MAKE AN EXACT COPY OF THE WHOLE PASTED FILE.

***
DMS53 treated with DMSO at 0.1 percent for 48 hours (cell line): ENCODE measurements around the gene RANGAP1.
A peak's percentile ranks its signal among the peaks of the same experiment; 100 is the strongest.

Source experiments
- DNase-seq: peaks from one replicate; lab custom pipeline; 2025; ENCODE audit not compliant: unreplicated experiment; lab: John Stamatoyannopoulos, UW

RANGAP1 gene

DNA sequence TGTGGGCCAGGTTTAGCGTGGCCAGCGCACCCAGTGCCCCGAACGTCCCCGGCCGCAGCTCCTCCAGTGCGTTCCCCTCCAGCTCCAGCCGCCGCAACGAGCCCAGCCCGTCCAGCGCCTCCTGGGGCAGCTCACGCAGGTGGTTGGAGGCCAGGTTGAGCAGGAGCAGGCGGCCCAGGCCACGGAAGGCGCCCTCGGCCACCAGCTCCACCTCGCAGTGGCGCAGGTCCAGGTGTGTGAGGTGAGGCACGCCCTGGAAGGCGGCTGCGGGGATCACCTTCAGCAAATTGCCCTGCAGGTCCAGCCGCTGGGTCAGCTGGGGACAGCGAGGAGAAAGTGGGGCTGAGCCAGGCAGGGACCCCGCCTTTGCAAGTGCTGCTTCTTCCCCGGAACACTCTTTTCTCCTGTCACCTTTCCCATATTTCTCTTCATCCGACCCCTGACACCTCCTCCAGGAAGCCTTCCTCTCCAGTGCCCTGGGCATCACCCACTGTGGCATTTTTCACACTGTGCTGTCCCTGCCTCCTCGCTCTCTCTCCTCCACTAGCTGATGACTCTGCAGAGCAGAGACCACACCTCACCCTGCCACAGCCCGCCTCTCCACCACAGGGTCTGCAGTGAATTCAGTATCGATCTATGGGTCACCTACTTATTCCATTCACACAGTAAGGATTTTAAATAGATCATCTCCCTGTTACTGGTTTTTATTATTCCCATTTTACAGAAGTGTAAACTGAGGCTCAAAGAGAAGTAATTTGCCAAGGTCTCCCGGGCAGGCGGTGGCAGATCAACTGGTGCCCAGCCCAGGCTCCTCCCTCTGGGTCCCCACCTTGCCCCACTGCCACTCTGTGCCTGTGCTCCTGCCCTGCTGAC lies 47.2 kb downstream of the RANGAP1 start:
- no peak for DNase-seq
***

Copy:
DMS53 treated with DMSO at 0.1 percent for 48 hours (cell line): ENCODE measurements around the gene RANGAP1.
A peak's percentile ranks its signal among the peaks of the same experiment; 100 is the strongest.

Source experiments
- DNase-seq: peaks from one replicate; lab custom pipeline; 2025; ENCODE audit not compliant: unreplicated experiment; lab: John Stamatoyannopoulos, UW

RANGAP1 gene

DNA sequence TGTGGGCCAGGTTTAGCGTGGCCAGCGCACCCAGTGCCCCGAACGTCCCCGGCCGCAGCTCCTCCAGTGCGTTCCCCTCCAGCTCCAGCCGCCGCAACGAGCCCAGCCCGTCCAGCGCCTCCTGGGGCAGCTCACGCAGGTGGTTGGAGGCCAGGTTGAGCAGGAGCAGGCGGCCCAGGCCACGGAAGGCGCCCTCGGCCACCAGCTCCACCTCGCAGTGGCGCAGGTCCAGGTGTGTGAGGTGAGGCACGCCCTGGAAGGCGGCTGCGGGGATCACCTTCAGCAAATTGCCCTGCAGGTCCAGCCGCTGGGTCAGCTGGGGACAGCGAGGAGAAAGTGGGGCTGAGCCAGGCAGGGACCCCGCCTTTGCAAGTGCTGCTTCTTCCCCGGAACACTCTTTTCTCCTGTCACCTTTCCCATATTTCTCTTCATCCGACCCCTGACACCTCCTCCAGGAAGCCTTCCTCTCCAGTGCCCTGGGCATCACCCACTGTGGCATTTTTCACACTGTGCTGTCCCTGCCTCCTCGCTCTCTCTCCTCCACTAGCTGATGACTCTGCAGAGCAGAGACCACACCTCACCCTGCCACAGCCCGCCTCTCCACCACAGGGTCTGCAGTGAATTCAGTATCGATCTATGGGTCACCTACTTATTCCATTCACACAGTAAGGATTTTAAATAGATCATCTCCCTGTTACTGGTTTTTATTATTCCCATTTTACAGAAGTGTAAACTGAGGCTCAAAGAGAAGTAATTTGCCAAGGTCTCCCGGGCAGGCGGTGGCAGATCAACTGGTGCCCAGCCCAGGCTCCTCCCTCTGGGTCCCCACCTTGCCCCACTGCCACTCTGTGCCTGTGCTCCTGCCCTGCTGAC lies 47.2 kb downstream of the RANGAP1 start:
- no peak for DNase-seq